Side Dishes for Rotis/Dosas/ Naan.

Sumptous Masala Cabbage Subzi.

Masala Cabbage Curry
Masala Cabbage Curry

One of the most misunderstood vegetables over the years  has been the Cabbage. It almost sends kids scurrying away from the dinig tables, as many children do not particularly find the smell of cooked cabbage palatable or even bearable.Cabbage is a sturdy, strong and abundant vegetable. Hardy and easy to grow, it is almost universally available in all countries and cultures. Cabbage belongs to the all important family of cruciferous vegetables. The members of this family of vegetables are so named for their cross shaped (crucifer) flower petals. Rich in nutrition and fiber, cabbage is an absolutely phenomenal source of Vitamin C. Even more impressive is that cabbage is famous for a specialized, naturally occurring, nitrogenous compound known as indoles. Current research indicates that indoles can lower the risk of various forms of cancer.

I always cook cabbage in south indian preparations like Cabbage Molagootal, Cabbage Kootu and easy Cabbage poriyal. But employing this in a subzi as a side for rotis was something that Ive always liked. This one is very tasty and delicious and completly negates the unacceptable aroma of cabbage cooking. Try it and your family would be hooked. In fact, they wouldn`t even guess that cabbage is the main ingredient.


1/2 a  cabbage sliced long and thin.
1 Potatoe sliced long.
2 carrots sliced long.
1 big tomato chopped in to small pieces.
A handful of peas
1 onion sliced in to thin crescents.

1 – 1 1/2 spoons of Corriander Powder.

Pinch of Garam Masala Powder.

Salt to taste.




1 tsp Ginger Garlic Paste (I make this fresh).


  • You can pre-cook the potatoes, carrots and cabbage in the microwave for 3 minutes so it saves time on the stove. Keep aside.
  • In a kadai, add 2-3 spoons of oil and for seasoning, the jeera, ginger garlic paste and allow a couple of minutes for the seasonings to saute in the oil.
  • Now add the onions and allow to saute till they are cooked.
  • Add Potatoes , Peas, carrots and cabbage to the kadai and mix in well.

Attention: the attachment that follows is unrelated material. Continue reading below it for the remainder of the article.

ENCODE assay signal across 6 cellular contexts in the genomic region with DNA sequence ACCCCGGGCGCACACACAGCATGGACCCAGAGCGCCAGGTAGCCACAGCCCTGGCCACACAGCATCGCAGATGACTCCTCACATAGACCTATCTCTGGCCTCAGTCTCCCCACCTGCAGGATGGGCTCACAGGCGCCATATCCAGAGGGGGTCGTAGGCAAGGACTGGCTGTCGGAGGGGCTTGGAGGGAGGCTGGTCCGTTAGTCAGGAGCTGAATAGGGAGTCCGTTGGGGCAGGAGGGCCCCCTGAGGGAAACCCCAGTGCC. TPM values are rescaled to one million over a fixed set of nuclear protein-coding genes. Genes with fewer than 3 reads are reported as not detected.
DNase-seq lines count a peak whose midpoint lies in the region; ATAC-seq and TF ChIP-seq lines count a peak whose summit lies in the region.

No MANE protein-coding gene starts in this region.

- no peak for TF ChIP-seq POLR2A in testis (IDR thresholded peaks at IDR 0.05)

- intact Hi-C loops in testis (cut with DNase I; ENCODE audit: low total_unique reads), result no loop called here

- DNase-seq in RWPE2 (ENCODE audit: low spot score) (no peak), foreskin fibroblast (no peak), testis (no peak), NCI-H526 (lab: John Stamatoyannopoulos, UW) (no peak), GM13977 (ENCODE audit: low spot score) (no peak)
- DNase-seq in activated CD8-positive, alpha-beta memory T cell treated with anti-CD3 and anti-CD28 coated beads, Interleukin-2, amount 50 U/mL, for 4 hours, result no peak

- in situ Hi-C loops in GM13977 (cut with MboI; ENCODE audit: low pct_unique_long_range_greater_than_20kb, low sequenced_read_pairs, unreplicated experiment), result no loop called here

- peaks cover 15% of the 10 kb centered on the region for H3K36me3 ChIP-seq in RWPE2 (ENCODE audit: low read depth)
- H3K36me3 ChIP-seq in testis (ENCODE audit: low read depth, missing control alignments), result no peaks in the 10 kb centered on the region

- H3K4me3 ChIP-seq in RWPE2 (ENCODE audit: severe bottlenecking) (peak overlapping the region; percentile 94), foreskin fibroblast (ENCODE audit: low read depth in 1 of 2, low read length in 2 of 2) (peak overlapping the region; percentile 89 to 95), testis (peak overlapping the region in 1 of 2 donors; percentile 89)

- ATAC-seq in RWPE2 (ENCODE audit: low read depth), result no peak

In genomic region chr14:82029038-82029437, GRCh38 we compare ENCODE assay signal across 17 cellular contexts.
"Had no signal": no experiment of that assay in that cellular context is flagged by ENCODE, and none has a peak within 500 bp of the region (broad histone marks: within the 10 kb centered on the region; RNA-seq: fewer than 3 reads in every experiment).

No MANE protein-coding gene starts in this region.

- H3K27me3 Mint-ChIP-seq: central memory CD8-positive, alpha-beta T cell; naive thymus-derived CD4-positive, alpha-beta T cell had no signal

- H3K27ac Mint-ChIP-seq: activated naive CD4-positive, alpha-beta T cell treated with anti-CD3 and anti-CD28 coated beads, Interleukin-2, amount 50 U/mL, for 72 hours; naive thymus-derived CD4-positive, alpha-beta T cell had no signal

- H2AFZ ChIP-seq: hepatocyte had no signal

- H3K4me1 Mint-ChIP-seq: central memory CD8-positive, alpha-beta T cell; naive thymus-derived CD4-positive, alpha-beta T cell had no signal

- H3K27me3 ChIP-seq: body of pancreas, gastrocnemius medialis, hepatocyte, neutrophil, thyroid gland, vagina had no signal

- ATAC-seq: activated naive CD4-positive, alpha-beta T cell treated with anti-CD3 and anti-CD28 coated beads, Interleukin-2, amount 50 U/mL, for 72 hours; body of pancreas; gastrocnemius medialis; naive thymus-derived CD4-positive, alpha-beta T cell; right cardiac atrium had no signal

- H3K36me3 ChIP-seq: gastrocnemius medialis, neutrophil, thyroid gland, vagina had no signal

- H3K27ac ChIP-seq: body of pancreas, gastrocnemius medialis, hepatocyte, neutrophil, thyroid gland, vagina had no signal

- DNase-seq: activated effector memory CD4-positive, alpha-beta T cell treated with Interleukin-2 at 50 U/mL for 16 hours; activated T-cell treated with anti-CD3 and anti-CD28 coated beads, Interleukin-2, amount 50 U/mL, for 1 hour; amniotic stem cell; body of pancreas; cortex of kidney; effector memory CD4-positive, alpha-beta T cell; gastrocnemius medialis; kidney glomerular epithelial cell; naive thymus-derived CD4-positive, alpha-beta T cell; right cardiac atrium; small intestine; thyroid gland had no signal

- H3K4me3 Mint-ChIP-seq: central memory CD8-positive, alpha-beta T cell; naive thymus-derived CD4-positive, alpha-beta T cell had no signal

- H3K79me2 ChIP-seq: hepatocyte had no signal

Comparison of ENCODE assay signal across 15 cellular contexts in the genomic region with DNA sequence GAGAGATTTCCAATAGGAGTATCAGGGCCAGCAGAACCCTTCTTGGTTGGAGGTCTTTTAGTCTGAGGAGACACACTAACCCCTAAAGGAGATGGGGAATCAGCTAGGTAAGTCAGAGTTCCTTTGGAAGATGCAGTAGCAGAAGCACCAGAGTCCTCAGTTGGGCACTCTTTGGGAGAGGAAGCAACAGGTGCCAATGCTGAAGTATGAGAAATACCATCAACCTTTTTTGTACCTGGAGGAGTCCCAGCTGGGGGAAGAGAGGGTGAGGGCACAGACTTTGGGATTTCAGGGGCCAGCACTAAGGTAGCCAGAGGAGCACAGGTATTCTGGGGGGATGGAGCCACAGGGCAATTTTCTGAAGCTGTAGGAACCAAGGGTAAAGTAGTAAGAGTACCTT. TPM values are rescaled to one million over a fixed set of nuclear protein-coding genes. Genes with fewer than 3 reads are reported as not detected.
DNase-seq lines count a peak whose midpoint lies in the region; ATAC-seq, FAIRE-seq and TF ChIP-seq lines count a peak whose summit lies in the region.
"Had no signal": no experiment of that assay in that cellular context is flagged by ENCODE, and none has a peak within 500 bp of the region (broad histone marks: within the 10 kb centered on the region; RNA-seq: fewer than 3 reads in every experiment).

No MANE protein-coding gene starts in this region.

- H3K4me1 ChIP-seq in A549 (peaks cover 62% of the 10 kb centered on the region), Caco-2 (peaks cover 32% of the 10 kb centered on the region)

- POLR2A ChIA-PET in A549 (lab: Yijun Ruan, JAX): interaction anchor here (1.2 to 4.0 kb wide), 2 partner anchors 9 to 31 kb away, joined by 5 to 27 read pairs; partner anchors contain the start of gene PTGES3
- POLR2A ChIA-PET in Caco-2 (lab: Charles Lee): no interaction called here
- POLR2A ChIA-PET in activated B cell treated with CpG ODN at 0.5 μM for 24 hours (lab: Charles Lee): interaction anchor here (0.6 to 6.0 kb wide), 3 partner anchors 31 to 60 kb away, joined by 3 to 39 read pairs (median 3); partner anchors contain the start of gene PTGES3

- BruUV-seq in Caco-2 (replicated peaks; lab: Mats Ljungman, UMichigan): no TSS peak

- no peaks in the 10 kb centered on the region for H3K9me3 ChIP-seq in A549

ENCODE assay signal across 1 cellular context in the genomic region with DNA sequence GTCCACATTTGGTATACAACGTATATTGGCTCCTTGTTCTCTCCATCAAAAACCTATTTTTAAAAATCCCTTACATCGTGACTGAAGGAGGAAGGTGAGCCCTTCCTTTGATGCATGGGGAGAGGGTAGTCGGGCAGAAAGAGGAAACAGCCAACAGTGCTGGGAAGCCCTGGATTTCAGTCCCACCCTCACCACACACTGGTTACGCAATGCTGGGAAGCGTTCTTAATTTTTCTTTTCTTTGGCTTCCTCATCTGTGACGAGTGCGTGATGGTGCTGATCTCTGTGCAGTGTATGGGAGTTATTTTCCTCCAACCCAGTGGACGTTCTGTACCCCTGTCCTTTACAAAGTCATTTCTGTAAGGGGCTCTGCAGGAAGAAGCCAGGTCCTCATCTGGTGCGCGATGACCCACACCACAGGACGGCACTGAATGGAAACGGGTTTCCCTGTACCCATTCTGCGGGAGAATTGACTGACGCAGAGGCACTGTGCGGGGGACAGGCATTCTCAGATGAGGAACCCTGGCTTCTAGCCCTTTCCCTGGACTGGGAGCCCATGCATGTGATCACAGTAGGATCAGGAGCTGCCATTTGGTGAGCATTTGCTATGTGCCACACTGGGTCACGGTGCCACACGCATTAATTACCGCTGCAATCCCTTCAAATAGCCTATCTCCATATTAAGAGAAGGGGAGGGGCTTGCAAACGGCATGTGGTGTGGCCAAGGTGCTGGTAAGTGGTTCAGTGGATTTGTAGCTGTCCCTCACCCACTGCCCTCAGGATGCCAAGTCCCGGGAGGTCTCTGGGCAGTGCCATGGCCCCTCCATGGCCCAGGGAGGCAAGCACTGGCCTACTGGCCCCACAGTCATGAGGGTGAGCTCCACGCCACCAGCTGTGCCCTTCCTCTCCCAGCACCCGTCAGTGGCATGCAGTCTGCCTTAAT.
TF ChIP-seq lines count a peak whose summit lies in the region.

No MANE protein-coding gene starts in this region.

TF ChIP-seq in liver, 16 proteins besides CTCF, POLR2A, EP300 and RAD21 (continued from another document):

• Sprinkle enough salt, turmeric,garam masala  and the corriander powder and incorporate the flavours together.
  • After 5-6 minutes, make a small hole in the middle of the kadai and add the finely chopped tomato.
  • I guess this is done as the tomatoes do not make the subzi mushy but use the heat of the vegetables around it to slowly cook and add flavour.
  • Cover the kadai and cook on a medium low flame until the vegetables are done about 80%.
  • Cooking the vegetables completely makes the dish mushy but we need them be seperate and a little crunchy.
  • Garnish with chopped corriander and serve Hot with Parathas or rotis.
Poriyals / Kootu Varieties.

Cabbage & Peas Poriyal.

Cabbage & Peas Poriyal
Cabbage & Peas Poriyal

Cabbage,as a vegetable  is an excellent source of Vitamin C. It also contains significant amounts of glutamine, an amino acid, which has anti-inflammatory properties, and an excellent source of dietary fibre. Cabbage as a vegetable was very common in my household. Probably thats why I was not a great fan of it. To make it a little more interesting my mami would add peas to the cabbage liberally. I am posting this as part of “Everyday Samayal”.


Cabbage          –  1/2 sliced and chopped in to small pieces.

Peas                   –  1/4 cup.

Coconut           – 2 spoons

Green Chilli    – 1 or 2

Salt, Hing.


Urad Dhal, Mustard, Curry Leaves.


  • Place a kadai on the stove. Add 2 spoons of oil and when warm, slowly add urad dhal.  When it starts to brown, add the mustard and curry leaves.
  • Slowly add the cabbage and the peas and stir in well. Add salt, hing.
  • Cover and cook for ten mins or as long as the cabbage is well cooked.
  • Quickly pulse in the mixer 2 green chillis and coconut.
  • Add to the cabbage and mix in well.
  • Serve HOT with Drumstick sambar or Pavakkai Pitlae.